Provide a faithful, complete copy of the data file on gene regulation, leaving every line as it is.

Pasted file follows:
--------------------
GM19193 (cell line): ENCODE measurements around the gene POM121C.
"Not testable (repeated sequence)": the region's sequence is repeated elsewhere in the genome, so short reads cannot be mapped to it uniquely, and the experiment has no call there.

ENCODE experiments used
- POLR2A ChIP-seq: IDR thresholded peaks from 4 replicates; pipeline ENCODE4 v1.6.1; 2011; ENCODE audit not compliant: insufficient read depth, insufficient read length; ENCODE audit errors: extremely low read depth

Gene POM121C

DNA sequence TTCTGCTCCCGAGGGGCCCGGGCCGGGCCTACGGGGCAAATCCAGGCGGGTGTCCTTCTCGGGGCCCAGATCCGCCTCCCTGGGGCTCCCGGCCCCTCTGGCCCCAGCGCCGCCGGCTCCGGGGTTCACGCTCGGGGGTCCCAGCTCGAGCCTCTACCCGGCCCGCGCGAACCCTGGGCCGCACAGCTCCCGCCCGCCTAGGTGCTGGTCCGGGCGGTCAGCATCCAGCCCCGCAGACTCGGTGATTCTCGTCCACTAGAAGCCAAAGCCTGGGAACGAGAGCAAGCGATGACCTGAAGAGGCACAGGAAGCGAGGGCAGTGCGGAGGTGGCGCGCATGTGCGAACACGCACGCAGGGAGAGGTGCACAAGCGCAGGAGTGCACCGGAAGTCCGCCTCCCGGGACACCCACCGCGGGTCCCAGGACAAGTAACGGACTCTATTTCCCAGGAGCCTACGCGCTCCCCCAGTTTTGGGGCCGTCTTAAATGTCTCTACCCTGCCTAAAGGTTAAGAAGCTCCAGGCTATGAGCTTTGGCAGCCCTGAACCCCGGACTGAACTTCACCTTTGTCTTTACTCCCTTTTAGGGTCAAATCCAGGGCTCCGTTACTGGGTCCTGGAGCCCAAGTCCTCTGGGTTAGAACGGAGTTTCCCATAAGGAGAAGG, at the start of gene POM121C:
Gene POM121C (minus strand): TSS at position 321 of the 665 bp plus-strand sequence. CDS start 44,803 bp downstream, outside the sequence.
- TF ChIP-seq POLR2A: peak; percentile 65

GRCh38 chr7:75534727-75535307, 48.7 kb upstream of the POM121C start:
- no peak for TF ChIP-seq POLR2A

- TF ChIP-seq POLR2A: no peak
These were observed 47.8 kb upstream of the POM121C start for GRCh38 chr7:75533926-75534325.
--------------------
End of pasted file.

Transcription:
GM19193 (cell line): ENCODE measurements around the gene POM121C.
"Not testable (repeated sequence)": the region's sequence is repeated elsewhere in the genome, so short reads cannot be mapped to it uniquely, and the experiment has no call there.

ENCODE experiments used
- POLR2A ChIP-seq: IDR thresholded peaks from 4 replicates; pipeline ENCODE4 v1.6.1; 2011; ENCODE audit not compliant: insufficient read depth, insufficient read length; ENCODE audit errors: extremely low read depth

Gene POM121C

DNA sequence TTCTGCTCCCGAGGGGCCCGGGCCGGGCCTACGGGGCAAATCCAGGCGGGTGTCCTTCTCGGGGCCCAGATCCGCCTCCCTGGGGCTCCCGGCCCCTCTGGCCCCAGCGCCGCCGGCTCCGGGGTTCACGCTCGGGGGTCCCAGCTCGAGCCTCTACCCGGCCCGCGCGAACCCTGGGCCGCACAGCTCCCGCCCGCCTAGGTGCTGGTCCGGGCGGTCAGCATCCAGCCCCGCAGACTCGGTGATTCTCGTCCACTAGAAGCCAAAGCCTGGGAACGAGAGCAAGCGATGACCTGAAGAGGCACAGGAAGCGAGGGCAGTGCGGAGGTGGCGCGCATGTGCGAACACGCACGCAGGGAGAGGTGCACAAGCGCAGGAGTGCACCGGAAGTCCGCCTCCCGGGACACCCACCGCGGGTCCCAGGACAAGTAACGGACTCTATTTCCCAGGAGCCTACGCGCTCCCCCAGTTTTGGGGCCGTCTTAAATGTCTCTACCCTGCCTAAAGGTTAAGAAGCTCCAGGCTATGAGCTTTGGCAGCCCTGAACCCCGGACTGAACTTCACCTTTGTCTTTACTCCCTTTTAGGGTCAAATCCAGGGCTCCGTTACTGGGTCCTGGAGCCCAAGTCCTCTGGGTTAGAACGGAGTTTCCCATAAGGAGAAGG, at the start of gene POM121C:
Gene POM121C (minus strand): TSS at position 321 of the 665 bp plus-strand sequence. CDS start 44,803 bp downstream, outside the sequence.
- TF ChIP-seq POLR2A: peak; percentile 65

GRCh38 chr7:75534727-75535307, 48.7 kb upstream of the POM121C start:
- no peak for TF ChIP-seq POLR2A

- TF ChIP-seq POLR2A: no peak
These were observed 47.8 kb upstream of the POM121C start for GRCh38 chr7:75533926-75534325.